ArtworksA.Y. JacksonFarm, St-Lawrence, North Shore, 1929 (April)1882-1974$70,000
Inscriptionssigned, ‘A.Y. JACKSON’ (lower right); inscribed by the artist, ‘reserved / Winifred Trenholme’ (verso, upper left); inscribed by the artist, ‘A Y JACKSON / 6190 Terrebonne Ave’ (verso, center); inscribed by the artist, ‘April 1929’ (verso, lower right); sketch of a landscape drawn by the artist (verso, upper right)
Galerie Walter Klinkhoff Inc., Montreal;
Acquired from the above by Mitzi and Mel Dobrin.
"He painted houses and churches in the villages, barns on the rolling hills and small farms in the outlying districts, but always in late winter and early spring."
-Charles C. Hill
The relation of architecture to the landscape was a constant subject in Jackson’s paintings of Charlevoix County. He painted houses and churches in the villages, barns on the rolling hills and small farms in the outlying districts, but always in late winter and early spring. Weather is a constant reference in his letters and especially the qualities of snow. He articulated his observations on the difficulties confronting the artist in “There is Still Snow in Quebec” published in the Ontario College of Art annual, Tangent, in late spring 1929. “The middle of April and winter still holding sway in St. Urbain; but slowly it is getting pried loose. The hills facing south are almost bare, the roads are mud and slush. The snow has all gone off the roofs, piles of field stones are emerging. ... But over the fields and in the woods the snow still lies deep. Slowly settling down, the frost at night hardens it up, and it takes the sun the whole morning to get to where he left off the day before, and then, after a hard day’s thaw, it clouds up and starts another little snowstorm.”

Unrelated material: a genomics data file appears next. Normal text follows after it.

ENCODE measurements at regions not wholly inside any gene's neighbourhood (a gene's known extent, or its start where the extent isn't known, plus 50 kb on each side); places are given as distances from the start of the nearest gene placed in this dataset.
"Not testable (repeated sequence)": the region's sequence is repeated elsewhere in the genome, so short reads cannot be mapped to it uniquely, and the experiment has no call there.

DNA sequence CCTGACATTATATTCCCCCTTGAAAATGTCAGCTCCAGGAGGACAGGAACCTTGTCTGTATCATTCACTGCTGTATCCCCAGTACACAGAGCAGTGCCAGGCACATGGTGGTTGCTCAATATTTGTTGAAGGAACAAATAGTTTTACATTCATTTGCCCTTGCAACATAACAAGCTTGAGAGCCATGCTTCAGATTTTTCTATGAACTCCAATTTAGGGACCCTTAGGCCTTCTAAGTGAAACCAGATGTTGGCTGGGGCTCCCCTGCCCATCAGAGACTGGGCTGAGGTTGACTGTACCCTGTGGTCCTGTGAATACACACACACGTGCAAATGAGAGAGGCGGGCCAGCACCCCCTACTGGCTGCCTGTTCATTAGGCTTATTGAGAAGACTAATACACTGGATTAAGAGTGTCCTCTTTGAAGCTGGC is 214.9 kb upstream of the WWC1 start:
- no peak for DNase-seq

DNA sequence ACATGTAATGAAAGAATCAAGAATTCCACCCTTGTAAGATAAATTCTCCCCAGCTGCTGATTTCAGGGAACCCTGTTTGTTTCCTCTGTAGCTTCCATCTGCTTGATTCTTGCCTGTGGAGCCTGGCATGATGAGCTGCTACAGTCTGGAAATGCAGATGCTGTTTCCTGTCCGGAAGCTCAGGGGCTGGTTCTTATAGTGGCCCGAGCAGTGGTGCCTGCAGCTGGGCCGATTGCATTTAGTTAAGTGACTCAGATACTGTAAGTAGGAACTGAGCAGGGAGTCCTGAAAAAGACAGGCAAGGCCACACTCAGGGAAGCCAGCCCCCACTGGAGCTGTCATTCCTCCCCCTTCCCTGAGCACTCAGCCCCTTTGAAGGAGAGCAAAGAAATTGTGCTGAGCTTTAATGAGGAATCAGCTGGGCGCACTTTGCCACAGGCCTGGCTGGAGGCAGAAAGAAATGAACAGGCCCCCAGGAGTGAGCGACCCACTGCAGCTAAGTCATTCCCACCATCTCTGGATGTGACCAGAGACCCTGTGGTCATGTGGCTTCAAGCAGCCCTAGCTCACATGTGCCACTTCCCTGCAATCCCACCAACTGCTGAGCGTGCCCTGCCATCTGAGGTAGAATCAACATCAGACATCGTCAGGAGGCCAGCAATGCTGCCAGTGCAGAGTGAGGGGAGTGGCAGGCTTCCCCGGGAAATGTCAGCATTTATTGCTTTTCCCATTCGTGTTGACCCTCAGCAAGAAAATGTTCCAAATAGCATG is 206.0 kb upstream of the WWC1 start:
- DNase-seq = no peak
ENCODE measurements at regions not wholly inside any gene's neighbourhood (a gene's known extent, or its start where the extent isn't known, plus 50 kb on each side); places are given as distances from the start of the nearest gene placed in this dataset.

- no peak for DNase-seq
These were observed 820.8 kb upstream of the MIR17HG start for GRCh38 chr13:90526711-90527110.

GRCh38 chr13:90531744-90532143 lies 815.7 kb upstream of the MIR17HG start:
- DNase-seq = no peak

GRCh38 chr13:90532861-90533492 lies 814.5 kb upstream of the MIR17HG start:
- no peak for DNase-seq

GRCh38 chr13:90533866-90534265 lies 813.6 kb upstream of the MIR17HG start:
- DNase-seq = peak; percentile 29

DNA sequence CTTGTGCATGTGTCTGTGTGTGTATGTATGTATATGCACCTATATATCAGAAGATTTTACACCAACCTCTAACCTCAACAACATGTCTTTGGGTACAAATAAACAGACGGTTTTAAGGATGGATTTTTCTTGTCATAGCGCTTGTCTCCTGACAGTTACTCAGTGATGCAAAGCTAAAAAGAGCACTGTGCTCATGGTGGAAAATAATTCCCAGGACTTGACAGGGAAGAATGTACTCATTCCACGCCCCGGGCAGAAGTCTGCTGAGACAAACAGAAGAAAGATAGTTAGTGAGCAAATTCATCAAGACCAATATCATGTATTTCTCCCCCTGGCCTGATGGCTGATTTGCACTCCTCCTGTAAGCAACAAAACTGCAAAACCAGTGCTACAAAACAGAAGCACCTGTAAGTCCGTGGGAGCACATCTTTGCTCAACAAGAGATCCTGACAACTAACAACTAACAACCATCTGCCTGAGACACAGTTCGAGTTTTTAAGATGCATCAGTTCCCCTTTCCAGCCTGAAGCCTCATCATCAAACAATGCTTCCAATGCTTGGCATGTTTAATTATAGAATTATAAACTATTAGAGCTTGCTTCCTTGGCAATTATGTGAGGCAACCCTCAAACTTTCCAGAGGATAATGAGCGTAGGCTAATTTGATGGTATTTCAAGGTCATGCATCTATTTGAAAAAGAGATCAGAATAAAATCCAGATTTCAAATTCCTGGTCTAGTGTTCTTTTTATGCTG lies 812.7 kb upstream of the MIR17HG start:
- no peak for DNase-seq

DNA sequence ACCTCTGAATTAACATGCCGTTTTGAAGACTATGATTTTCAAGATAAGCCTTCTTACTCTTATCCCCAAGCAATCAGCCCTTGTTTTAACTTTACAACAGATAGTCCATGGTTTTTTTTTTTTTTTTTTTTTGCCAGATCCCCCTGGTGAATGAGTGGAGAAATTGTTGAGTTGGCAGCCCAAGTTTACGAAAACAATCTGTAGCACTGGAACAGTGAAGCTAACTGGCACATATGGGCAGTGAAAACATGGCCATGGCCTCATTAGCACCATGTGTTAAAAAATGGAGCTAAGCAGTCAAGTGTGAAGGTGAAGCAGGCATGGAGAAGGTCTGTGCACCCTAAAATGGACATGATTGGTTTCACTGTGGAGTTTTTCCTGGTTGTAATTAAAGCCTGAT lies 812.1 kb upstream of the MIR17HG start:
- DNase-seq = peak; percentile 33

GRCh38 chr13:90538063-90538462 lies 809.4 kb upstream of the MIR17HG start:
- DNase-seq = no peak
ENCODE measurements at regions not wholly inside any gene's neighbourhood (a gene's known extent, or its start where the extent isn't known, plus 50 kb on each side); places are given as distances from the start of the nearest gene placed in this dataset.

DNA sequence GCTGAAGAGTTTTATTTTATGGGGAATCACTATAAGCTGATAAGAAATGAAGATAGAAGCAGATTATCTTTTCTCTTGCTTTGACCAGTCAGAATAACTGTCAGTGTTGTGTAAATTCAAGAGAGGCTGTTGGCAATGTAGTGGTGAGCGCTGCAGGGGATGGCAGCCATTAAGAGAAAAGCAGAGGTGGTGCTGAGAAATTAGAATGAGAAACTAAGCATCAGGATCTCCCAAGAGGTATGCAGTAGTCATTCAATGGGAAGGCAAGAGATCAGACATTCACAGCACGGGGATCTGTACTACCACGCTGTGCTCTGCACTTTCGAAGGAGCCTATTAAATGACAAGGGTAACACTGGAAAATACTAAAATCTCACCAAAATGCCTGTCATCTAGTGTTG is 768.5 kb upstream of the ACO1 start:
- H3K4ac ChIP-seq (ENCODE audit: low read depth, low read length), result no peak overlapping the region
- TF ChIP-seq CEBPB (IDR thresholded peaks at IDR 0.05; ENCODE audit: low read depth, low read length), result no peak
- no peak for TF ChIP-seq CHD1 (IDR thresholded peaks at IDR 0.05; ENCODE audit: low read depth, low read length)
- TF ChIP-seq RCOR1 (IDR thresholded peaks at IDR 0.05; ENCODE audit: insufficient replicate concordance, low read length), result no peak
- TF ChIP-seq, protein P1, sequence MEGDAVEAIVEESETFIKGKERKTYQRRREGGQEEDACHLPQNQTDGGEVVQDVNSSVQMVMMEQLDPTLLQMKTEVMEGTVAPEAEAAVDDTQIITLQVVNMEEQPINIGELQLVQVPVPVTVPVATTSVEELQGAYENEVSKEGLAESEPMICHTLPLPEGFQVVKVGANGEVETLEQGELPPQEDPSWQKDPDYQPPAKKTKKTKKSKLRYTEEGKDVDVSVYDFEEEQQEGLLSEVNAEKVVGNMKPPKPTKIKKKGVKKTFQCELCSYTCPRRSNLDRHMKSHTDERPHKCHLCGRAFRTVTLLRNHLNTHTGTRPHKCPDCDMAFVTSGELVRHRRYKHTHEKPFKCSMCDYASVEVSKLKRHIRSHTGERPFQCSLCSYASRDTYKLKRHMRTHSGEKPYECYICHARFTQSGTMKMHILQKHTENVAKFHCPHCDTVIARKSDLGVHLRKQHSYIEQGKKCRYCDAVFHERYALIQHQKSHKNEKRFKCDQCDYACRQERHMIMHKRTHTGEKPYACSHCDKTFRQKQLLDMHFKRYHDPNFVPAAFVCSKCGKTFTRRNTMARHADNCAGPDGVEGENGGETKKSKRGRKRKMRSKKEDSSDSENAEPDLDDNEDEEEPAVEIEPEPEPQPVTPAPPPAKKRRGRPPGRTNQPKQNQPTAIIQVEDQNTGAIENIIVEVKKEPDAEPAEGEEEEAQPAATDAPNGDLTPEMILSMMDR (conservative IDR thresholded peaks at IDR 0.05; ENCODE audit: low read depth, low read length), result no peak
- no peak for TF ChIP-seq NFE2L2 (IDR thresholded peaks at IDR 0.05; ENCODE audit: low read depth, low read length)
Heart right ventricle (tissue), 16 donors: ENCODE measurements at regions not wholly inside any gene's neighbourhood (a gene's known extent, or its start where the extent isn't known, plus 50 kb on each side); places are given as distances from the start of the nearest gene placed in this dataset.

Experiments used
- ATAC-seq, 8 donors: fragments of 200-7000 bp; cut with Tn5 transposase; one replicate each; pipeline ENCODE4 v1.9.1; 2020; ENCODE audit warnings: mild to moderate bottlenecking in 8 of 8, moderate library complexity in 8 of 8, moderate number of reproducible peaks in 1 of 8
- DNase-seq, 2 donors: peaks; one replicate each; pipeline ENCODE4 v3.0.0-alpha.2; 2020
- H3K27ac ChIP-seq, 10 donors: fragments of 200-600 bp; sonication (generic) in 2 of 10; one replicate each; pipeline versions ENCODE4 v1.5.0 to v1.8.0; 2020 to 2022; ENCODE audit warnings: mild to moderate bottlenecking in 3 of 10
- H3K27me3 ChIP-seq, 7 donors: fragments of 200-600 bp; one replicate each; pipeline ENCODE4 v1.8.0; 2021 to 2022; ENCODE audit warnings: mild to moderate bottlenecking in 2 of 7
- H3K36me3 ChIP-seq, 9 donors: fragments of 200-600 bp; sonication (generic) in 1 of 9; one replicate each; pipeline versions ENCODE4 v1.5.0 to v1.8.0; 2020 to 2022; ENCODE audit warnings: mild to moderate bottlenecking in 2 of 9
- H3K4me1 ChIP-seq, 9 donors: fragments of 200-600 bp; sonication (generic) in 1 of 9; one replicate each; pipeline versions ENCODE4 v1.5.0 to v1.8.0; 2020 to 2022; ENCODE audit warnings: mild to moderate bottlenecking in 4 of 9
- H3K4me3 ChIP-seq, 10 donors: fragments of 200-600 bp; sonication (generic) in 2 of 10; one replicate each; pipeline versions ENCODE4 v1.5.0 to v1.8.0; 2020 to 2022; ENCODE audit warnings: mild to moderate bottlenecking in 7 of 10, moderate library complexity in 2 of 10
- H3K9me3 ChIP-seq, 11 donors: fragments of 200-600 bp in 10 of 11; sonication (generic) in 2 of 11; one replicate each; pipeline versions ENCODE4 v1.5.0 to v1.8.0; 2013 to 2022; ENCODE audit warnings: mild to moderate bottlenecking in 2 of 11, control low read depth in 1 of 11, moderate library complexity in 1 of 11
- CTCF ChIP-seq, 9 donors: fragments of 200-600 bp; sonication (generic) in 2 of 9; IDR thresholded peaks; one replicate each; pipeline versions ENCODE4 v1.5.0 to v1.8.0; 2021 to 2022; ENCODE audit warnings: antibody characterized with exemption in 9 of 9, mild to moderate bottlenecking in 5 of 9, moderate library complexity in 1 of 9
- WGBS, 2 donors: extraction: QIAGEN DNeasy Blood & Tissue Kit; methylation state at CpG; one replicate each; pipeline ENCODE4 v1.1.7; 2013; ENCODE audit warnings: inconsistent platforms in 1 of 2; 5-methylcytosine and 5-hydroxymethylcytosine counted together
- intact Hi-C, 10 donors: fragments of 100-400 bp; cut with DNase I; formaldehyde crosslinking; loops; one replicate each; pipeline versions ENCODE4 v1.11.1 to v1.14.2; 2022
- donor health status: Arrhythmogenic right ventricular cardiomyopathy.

According to the Klinkhoff Gallery label on the back of this sketch, it was painted in April 1929 when Jackson painted around Saint-Urbain north of Baie Saint-Paul with Randolph Hewton. The snow has started to leave the more exposed slopes and the rocks and bare earth emerge between the snow-covered hills. The trees crowning the hills are painted with the same palette as the rocks and contrast with the white, yellow-green, orange and blue house and barns. The foreground is framed by the horizontal fence, the field of snow, the sleigh with its passengers entering the farm at the left and the fence enclosing the farmyard. Clouds float above the hill upper left. Spring is in the air.
Charles C. Hill2of 8